Rose: A Love Story review : a beautiful, eerie twist on the vampire myth

Director Jennifer Sheridan’s debut feature Rose: A Love Story is an eerie, moving portrait of love in sickness and health in this claustrophobic yet beautiful take on the vampire myth.

Lead by Sophie Rundle and Matt Stokoe (who also penned the screenplay), Rose: A Love Story follows a young married couple who live in voluntary isolation, spending their days hiding away in a quaint cabin in the woods.

It’s with good reason: Rose (Sophie Rundle) suffers from a bizarre medical condition, which makes it necessary for her to avoid sunlight and regularly consume blood. Sam (Matt Stokoe) cares for Rose day and night, hunting local wildlife to quell her hunger and ensuring they stay off the grid as much as possible.

Things become all the more dangerous when their seclusion is threatened by the arrival of an unexpected stranger.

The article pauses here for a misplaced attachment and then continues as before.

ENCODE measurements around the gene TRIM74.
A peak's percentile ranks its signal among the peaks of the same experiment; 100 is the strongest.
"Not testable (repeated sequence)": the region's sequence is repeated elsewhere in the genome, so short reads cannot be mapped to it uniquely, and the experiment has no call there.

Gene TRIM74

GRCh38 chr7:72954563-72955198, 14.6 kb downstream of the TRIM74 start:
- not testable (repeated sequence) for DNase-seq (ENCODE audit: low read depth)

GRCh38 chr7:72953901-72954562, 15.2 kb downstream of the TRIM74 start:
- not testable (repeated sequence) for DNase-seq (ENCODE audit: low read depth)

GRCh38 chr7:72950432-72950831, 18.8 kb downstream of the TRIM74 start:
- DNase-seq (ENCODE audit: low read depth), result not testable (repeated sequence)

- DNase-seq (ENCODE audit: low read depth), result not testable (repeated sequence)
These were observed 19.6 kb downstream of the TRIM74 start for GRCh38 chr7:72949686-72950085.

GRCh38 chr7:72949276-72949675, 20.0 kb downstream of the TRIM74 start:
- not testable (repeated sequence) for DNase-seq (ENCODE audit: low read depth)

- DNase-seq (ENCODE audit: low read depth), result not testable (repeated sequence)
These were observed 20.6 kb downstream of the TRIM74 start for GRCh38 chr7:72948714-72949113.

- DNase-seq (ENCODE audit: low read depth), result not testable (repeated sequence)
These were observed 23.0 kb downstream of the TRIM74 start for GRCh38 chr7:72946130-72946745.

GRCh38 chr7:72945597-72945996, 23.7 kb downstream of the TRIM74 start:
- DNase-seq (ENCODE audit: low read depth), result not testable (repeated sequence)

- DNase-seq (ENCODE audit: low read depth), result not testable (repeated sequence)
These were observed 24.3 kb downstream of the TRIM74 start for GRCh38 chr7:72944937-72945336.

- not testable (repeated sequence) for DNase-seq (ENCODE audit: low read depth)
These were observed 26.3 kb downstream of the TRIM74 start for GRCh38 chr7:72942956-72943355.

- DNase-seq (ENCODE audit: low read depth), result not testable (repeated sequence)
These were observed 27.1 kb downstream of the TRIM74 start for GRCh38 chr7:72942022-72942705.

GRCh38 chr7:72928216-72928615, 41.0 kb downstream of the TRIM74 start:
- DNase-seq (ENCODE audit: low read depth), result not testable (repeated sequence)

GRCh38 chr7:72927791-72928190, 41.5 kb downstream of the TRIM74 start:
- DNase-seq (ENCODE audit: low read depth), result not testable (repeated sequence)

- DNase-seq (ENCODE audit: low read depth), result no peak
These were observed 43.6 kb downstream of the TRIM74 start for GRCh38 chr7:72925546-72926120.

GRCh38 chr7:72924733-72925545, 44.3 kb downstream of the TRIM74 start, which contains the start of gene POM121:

It’s not an easy lifestyle for the couple to maintain, and where the film truly shines is its depiction of Rose’s condition not as a supernatural curse but a debilitating illness akin to cancer. While the DNA of the vampire film is certainly present here, the dynamic between Rose and Sam is in full focus and absolutely works thanks to natural and powerful performances from Stokoe and Rundle.

Rose’s struggle to stay strong despite her condition is heartbreaking without falling into melodrama. In an early scene, an intimate moment between Rose and Sam falls apart as she admits she can’t stand to keep the light on when they’re physically intimate because of her emancipated and pale appearance.

It’s clear that Rose feels like a burden on Sam; but it’s a burden he’s more than willing to take on in the name of love – even if it takes him down a dark, dangerous path.

It’s touching, tragic and frequently tense as the outside world encroaches upon them. Rose: A Love Story proves that there’s still plenty of fantastic stories to be told in this dormant but rich genre.

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